Basketball practice

The Towson men's basketball team practices before the team's last scheduled home game. (Gene Sweeney Jr., Baltimore Sun / February 28, 2013)

Towson plays its final basketball games Saturday at the Towson Center, its home for 37 years. And then?

Lights out. Court adjourned.

Next year, the Tigers graduate to the Tiger Arena, a glitzy $72 million, 5,200-seat venue being built adjacent to the present facility. But not before the school pays homage to the Towson Center with a men's-women's doubleheader.

At halftime of the men's game against Hofstra, more than two dozen former players and coaches will be introduced, including most of the 1976-77 team that christened the building and went 27-3 — Towson's best mark ever. The worst? Last year's 1-31 finish.

In between, the Tigers won two Mason-Dixon Conference championships and made two NCAA tourney appearances. They also suffered 16 straight losing seasons — a streak that ended this year. In fact, a win Saturday would give Towson (17-13) the record for the greatest turnaround over two years in NCAA history.

The women's team had 16 winning seasons in those 37 years and, in 2009, scored a home upset over nationally-ranked Maryland.

"There's been a real mix of success in that place," said Bobby Washington, who starred on the 1976-77 team and who'll be one of those honored today. "When we go back to the gym now, it looks small. But back then, it seemed humongous — and it was state-of-the-art, too."

Built for $12 million, the 5,000-seat Towson Center replaced Burdick Hall, a bandbox that seated 1,500. Burdick had bleachers on one side only and thick pads on the walls close behind the baskets to cushion against routine collisions.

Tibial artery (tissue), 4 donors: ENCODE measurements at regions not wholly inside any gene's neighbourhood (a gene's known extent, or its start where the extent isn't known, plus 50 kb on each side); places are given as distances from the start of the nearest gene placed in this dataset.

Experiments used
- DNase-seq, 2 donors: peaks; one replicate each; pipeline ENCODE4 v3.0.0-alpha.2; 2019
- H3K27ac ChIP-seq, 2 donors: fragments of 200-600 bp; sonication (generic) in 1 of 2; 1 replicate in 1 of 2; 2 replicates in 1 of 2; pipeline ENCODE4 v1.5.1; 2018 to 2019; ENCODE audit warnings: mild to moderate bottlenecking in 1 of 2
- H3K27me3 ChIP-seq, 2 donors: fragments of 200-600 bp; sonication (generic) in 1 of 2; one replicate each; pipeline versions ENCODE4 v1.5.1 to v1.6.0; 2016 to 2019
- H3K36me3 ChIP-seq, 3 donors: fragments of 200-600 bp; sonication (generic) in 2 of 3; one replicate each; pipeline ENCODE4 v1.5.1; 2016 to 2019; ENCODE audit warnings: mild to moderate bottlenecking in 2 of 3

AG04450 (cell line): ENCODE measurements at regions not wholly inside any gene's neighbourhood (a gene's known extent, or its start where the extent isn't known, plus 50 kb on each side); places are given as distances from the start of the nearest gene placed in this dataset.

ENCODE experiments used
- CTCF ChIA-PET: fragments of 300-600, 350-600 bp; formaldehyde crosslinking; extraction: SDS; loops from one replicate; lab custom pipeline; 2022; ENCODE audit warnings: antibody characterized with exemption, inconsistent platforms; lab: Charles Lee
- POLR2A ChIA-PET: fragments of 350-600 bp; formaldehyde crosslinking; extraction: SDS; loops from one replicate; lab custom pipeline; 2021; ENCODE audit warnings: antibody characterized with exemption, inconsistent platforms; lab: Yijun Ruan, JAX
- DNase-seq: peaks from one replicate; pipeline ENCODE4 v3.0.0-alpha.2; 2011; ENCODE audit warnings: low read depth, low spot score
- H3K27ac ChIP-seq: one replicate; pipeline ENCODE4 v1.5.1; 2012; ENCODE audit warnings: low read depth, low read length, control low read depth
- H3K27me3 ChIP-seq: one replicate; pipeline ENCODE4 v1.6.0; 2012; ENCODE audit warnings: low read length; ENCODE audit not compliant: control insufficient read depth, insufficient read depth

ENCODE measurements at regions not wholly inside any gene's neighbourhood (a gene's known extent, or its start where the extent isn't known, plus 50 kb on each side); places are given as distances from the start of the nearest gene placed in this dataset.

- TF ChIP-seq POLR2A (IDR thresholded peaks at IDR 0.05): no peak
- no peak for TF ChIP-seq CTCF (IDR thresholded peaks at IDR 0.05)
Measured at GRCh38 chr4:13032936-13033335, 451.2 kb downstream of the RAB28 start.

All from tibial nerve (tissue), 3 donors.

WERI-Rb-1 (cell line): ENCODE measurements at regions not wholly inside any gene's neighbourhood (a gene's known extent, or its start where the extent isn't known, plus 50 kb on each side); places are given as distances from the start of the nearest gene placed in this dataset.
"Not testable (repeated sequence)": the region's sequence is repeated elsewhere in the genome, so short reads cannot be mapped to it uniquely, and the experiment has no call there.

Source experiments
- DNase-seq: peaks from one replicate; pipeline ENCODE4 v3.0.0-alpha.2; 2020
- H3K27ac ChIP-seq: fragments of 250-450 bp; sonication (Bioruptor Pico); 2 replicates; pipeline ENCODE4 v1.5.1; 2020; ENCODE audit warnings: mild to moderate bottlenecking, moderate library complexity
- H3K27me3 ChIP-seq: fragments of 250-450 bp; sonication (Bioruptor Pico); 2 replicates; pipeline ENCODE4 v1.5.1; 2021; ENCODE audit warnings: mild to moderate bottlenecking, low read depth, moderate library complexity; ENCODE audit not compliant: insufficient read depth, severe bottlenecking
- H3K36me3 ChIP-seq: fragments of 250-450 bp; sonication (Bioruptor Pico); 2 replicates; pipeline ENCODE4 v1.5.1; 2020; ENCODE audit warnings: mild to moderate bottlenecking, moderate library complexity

Vince Angotti, then Towson's coach, couldn't wait to play in the Towson Center, with its synthetic floor and spacious setting.

"Compared to Burdick, it was the Taj Mahal," Angotti said.

Then Towson held its first scrimmage, in which several players twisted their ankles and Greg Jordan, a senior guard from Cardinal Gibbons, broke his leg trying to pivot on the newfangled surface.

"My foot just stuck to the [rubberized] floor," Jordan recalled. "You could hear the bone snap. The pain was excruciating."

Jordan's season was over, and his teammates worried who'd be next.

"Aw, man, is this an omen of what's to come?" Washington remembered thinking.

"I wondered if we should go back to Burdick," another player, Brian Matthews, recalled.

"I thought, 'Oh my God, I'm going to lose all of my players,' " Angotti said. "But my worst fears didn't come true. We never had a problem after that."

In fact, the Tigers won their first 12 games in the Towson Center, and 30 of their first 32, winning back-to-back Mason-Dixon titles before their jump to Division I in 1979. What part did the new arena play in that success?

"The building was certainly part of it," Jordan said."But that first year, we'd also picked up a (junior college) transfer, Roger Dickens, a guard who made a big difference. So everything was coming of age. It was, like, our time, you know? A nice coming together of all the good stuff."

In 1997, Towson — by then the only Division I school playing on a non-wood surface — did install a portable hardwood floor. Officials also improved the lighting in the Towson Center, which was originally dim enough that, in 1987, ESPN had to bring its own lights to brighten the place for TV.